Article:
As we experience Good Friday and Holy Saturday, we invite you into God’s presence. This post is part of our 2020 Lent At Home worship resource series. You can download the full Lent At Home worship guide here.
This Friday is considered “good” because nothing, not even Jesus’ painful death, could come between us and God’s saving love and grace.
- Make a copy of the litany page for each reading participant.
- Prepare for this service with some quiet worship music and
- Light all the Lent candles and the Christ candle.
- Write or draw personal confessions on slips of paper before
beginning the litany. (Keep them for the middle of the litany.)
- Add a metal bowl to your worship center, in which you can burn
up your confession slips.
- Plan for family or household members to take turns snuffing out
- Have family or household members take turns reading the “One” part.
Good Friday Litany
When we hate or are unkind to each other, the world becomes a darker place. (extinguish one candle)
Jesus taught us to love each other.
When we want everything for ourselves, the world becomes a darker place. (extinguish one candle)
Jesus taught us to share with others.
When we scare or bully others, the world becomes a darker place. (extinguish one candle)
Jesus taught us that love is better than fear.
When we are jealous of others, the world becomes a darker place. (extinguish one candle)
Jesus taught us contentment.
When we lie, the world becomes a darker place. (extinguish one candle)
Jesus taught us honesty.
People’s hatred, greed, selfishness, jealousy, and dishonesty placed Jesus on the cross. (extinguish one candle)
For Jesus’ friends the world seemed like a very dark place.
In the darkness, Jesus said, “O God, forgive them, for they don’t know what they are doing.” (extinguish one candle)
Sing: Hymnal: A Worship Book 257 “Were you there,” Sing the Story 83 “Remember me,” or Sing the Story 84 “So much wrong,” while you burn up your confessions, lighting them with the still-burning Christ candle.
(Finish the litany on Easter Morning.)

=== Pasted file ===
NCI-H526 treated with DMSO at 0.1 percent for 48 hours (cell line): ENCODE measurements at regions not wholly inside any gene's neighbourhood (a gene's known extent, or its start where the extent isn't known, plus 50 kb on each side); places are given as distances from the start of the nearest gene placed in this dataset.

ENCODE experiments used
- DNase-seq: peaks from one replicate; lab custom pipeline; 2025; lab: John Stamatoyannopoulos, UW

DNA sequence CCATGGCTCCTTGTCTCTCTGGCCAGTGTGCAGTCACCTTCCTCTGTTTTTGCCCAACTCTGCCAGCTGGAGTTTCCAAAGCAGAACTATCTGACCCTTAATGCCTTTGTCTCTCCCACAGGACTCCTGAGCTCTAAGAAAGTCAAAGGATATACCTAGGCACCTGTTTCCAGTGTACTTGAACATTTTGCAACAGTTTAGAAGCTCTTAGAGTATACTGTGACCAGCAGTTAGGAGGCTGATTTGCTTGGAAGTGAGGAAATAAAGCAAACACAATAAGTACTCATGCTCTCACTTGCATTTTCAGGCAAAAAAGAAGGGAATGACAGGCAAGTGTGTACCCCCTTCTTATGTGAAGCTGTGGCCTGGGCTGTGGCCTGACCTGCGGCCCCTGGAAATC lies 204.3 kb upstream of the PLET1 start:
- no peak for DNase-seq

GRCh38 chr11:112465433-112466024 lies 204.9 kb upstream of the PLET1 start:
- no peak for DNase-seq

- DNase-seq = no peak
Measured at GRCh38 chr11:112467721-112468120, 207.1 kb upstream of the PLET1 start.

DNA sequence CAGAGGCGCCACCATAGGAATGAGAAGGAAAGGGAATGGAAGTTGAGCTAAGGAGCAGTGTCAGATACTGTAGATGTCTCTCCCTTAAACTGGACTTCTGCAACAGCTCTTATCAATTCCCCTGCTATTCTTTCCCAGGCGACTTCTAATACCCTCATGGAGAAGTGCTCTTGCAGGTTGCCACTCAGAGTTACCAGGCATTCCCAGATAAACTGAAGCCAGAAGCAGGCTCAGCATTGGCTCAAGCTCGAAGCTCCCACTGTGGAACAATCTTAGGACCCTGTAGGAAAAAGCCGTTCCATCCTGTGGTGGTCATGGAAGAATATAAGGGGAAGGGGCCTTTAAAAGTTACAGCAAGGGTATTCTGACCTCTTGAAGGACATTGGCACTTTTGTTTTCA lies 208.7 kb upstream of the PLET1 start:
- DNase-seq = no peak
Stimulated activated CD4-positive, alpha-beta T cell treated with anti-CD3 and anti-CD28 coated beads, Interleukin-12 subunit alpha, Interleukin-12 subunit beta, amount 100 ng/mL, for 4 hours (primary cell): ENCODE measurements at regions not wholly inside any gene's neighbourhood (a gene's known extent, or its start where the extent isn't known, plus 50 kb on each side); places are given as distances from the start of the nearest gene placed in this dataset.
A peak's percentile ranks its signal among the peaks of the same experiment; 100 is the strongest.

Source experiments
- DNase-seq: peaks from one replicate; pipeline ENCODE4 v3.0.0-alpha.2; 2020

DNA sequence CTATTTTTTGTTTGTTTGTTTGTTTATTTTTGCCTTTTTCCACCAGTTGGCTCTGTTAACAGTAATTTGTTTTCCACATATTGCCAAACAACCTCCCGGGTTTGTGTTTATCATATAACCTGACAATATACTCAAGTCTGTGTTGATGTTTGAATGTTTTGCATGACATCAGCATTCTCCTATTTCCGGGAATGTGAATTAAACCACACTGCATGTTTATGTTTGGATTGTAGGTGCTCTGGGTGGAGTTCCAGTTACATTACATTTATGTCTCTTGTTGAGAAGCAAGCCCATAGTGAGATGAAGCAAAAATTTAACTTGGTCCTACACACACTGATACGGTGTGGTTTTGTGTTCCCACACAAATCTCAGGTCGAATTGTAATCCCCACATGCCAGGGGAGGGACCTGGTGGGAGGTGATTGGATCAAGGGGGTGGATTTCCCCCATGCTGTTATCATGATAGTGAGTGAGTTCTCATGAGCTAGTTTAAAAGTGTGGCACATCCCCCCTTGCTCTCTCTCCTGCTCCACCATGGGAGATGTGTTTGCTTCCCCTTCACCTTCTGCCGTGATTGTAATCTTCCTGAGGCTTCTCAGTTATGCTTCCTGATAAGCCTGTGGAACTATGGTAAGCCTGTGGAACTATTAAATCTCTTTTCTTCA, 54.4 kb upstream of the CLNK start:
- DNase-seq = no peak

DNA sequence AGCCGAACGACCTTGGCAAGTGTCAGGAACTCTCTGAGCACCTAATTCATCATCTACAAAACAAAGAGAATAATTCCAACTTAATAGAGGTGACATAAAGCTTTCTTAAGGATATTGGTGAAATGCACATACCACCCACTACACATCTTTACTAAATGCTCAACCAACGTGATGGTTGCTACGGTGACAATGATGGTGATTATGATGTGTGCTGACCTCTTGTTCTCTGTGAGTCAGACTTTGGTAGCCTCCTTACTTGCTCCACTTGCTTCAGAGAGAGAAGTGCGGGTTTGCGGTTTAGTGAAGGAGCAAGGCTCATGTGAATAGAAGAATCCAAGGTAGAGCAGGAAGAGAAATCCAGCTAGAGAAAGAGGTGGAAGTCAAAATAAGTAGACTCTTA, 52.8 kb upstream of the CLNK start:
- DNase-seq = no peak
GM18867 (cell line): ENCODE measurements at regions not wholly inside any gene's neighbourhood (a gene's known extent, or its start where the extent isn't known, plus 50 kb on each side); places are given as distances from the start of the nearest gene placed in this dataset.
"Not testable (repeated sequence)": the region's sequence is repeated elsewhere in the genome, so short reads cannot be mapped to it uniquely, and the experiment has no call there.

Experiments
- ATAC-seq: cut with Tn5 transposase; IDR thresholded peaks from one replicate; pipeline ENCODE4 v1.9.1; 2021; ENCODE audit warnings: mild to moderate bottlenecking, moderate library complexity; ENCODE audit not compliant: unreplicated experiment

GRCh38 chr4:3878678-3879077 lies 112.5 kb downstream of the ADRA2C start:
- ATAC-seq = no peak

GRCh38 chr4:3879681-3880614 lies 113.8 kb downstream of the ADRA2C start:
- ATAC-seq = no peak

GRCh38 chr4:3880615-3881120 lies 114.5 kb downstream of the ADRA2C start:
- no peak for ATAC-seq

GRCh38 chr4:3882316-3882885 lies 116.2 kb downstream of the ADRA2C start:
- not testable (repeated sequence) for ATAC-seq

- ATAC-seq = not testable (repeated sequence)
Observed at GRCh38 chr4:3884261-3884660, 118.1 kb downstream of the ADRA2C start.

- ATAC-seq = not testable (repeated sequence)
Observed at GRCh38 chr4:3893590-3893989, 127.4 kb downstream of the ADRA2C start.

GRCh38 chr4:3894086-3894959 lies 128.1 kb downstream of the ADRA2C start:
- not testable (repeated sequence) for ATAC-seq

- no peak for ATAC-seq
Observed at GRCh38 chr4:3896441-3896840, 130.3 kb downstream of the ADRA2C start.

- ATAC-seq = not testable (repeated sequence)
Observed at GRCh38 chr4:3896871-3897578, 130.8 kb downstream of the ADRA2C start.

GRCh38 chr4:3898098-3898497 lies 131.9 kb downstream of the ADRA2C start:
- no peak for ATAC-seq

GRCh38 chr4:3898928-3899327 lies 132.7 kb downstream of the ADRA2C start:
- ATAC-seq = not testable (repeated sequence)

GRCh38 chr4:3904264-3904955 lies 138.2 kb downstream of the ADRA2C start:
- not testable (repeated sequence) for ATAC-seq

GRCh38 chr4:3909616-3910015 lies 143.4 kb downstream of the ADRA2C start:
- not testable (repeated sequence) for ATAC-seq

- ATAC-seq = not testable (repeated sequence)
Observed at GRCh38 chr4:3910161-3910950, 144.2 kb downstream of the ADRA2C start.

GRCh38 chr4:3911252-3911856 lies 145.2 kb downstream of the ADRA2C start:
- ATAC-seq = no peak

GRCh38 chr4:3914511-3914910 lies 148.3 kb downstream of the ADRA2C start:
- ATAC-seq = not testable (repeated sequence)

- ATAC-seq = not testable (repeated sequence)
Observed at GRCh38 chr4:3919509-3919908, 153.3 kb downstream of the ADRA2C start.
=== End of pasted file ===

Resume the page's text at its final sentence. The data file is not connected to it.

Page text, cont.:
Holy Saturday is a day for silence and quiet anticipation of Easter Sunday joy. The sadness of Jesus’ sacrificial death lingers with us, but we already anticipate resurrection joy. If your family life includes young children, it is good to let them know that we will soon be singing alleluias. This is a day where Easter eggs are traditionally painted, so we can crack them open and eat them on Easter Sunday, like the tomb that held Jesus’ body for a while was opened on Easter morning.
Activities to enrich this day in a silent, anticipatory way
- Take the chocolate that you may have been resisting during Lent and quietly chop it into chunks. Use the chunks in your favorite chocolate chip cookie recipe, and quietly shape the cookies into rock shapes, so they can remind you of the rock closing the tomb in which Jesus’ body lay. Allow the smell to remind you that Easter and its joy are almost here. Save the “Rock-Chocolate” cookies for Easter breakfast and beyond.
- Bake “Empty Tomb” buns. Use your favorite dinner roll recipe and quietly shape each dinner roll around a marshmallow. Seal it tightly, place the seams facing up on the pan, and wait for them to rise. Quietly wonder what will happen. As the roll bakes, the marshmallow will dissolve and leave a mysteriously empty, but sweet, cavity or tomb. Save these “Empty Tomb” buns for sharing the good news, “Christ is risen! He is not in the grave!” with each other on Easter morning.